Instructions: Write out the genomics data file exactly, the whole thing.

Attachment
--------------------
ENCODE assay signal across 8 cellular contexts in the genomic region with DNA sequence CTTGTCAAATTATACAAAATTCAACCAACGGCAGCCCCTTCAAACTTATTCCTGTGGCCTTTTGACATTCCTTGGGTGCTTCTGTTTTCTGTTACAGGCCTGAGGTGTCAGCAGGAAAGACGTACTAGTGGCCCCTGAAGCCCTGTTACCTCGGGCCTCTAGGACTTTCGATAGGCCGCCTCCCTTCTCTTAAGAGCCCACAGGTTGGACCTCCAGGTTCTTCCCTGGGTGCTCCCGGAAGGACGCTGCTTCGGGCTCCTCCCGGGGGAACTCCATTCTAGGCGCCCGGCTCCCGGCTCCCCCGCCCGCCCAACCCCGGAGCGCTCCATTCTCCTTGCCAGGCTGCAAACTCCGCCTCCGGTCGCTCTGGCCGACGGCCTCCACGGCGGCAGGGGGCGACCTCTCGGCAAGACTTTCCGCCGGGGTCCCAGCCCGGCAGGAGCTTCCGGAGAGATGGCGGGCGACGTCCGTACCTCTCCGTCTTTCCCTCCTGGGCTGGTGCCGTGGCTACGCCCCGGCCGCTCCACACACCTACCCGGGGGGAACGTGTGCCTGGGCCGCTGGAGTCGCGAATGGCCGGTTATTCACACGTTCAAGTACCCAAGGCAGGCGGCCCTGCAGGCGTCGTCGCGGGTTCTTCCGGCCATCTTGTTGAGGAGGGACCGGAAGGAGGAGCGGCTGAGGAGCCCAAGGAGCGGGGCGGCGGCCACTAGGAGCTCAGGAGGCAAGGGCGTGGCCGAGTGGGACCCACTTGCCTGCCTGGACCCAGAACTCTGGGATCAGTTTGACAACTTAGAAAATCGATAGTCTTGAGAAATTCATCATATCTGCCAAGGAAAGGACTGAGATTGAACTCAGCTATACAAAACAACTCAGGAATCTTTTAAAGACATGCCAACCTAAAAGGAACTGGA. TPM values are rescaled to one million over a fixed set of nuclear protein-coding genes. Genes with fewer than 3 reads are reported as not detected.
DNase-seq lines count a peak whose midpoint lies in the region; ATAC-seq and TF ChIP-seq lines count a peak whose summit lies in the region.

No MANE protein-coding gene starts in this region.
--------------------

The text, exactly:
ENCODE assay signal across 8 cellular contexts in the genomic region with DNA sequence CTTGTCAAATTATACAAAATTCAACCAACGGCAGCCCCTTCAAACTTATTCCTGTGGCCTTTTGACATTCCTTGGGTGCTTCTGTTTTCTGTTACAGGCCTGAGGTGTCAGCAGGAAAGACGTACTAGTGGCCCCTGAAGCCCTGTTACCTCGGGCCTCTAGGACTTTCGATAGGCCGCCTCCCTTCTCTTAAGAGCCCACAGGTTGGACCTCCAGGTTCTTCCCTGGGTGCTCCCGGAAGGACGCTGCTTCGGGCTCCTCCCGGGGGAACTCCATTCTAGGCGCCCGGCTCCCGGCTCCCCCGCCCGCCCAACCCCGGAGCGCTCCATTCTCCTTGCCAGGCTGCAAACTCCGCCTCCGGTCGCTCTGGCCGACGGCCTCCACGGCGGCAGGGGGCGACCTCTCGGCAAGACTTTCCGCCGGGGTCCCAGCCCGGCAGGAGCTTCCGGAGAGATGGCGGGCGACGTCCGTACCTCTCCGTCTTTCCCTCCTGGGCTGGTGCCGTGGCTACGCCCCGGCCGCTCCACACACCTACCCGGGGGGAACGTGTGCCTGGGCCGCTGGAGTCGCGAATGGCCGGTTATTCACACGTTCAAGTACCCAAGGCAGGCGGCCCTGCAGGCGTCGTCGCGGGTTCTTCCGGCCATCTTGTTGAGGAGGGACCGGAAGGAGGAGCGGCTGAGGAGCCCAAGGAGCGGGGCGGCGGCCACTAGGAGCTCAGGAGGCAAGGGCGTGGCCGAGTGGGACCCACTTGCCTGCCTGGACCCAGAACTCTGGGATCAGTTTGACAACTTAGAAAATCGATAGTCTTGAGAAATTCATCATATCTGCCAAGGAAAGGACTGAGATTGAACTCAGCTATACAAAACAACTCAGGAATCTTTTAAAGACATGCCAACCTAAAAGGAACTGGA. TPM values are rescaled to one million over a fixed set of nuclear protein-coding genes. Genes with fewer than 3 reads are reported as not detected.
DNase-seq lines count a peak whose midpoint lies in the region; ATAC-seq and TF ChIP-seq lines count a peak whose summit lies in the region.

No MANE protein-coding gene starts in this region.